Lower prices for wheat appear to be in the cards when assessing the demand and supply equation.
Harvests may have been at record levels recently, but the production of, and trade in, wheat is still subject to exogenous factors. Some may be under human control, others may not.
Behind hay, wheat is the fourth-biggest U.S. crop; corn and soybeans are Nos. 1 and 2, respectively. In fact, wheat covers more of the earth than any other crop.
US Planted Crop Areas
While historically the U.S. may, on average, have produced only around 10 percent of the world’s wheat, according to the U.S. Department of Agriculture, it has consistently been the world’s biggest wheat exporter.
The world’s other large wheat exports are Canada, Australia, the EU-27, Russia, Ukraine, Kazakhstan (often referred to as “Black Sea”) and Argentina. Typically, these account for around 90 percent of the global wheat exports.
The world’s 10 major wheat importers are:
According to the USDA FAS export sales report of Jan. 8, 2015, year-to-date, the top 10 customers for U.S. wheat are:
- The Philippines
On Jan. 12, the USDA published the Foreign Agricultural Service (FAS) updates to its production, supply and distribution database and released its World Agricultural Supply and Demand Estimates (WASDE) report.
According to the WASDE report, in the year 2014/2015, global wheat production is forecast to hit a record of 723 million metric tons (“MMT”). This follows a record year in 2013-14, when production hit 715 MMT. Global supplies are projected to reach a record 909 MMT, up 19.4 MMT from 2013-14. On the other side of the coin, consumption is projected to set a new record of 713 MMT.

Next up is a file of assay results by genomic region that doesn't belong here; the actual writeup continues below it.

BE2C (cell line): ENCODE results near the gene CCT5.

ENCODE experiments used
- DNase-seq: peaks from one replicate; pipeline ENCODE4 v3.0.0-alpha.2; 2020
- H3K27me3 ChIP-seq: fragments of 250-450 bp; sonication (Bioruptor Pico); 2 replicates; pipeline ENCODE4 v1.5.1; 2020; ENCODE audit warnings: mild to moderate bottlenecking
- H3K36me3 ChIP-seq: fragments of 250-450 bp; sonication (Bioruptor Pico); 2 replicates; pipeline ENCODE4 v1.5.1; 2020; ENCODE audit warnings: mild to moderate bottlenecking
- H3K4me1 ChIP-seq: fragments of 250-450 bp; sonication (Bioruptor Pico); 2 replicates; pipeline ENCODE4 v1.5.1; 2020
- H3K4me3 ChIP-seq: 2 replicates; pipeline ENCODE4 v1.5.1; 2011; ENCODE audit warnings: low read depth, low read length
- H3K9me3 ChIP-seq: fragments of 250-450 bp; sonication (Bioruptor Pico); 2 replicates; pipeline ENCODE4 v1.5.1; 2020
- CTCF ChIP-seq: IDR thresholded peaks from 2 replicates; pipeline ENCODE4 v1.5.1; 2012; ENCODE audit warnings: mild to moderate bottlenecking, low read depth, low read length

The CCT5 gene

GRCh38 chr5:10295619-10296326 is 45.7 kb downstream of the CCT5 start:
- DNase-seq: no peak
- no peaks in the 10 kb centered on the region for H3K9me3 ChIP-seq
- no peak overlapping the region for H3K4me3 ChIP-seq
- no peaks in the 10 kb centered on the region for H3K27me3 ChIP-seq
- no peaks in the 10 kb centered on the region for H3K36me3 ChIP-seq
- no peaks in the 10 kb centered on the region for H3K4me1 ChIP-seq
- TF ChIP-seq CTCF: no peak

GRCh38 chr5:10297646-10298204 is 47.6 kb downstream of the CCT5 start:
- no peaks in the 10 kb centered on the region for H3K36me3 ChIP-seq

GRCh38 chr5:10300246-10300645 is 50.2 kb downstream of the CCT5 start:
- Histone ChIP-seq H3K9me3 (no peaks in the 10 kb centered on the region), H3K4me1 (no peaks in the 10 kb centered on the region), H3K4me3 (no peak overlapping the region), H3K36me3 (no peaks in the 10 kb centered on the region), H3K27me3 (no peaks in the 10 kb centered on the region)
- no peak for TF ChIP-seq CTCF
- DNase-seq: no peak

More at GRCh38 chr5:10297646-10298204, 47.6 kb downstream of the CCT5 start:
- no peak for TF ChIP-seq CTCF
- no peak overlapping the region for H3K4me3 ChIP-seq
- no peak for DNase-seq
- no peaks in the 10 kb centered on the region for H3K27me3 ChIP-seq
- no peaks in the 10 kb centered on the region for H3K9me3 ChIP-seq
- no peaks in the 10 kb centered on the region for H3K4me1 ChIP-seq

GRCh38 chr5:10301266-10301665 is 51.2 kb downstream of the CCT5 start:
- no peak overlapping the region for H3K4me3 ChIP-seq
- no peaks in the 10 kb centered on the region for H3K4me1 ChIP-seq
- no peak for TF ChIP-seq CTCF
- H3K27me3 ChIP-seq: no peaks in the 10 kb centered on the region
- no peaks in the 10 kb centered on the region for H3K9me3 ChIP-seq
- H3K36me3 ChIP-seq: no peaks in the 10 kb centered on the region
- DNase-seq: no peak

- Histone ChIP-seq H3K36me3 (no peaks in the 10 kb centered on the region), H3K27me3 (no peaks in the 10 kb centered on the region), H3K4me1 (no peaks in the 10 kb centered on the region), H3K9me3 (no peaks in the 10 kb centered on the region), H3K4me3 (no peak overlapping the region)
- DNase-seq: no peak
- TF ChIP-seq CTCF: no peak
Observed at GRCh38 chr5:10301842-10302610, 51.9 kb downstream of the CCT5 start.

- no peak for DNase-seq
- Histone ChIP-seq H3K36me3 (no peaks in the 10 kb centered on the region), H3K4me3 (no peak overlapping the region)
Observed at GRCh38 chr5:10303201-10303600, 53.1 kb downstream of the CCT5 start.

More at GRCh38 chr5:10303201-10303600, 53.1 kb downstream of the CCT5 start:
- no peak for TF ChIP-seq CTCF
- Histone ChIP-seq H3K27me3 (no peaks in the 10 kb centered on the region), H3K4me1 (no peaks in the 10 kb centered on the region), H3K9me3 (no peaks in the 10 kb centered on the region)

Global Wheat Production, Use and Trade
Source: U.S. Wheat Associates (from USDA data)
Over the 2014-15 period, not only did U.S. production fall an estimated 5 percent to 55.1 MMT., U.S. exports were also expected to decline some 21 percent to 25.2 MMT. Export numbers have declined not least because the last two years have seen large production numbers from other wheat-growing countries.
US Wheat Area and Production
Source: U.S. Wheat Associates (from USDA data)
Some Exogenous Factors
On the production side, there is always, above all, the weather; in the short term, arguably, not under human control. According to U.S. Wheat Associates, extreme weather issues in the Northern Hemisphere adversely affected this season’s crop quality.
While on the one hand, in the U.S., acres harvested for hard and soft red winter wheat were reduced because of severe drought conditions, on the other hand, hard red spring wheat and northern durum were affected by wet weather, which not only slowed early planting and harvest, but affected durum color and limited protein.
Excessive rains late season in Canada resulted in the same low protein levels in spring wheat and “poor durum color,” and, over harvest time, lead to poor-quality crops from France and Ukraine.
Russian Wild Card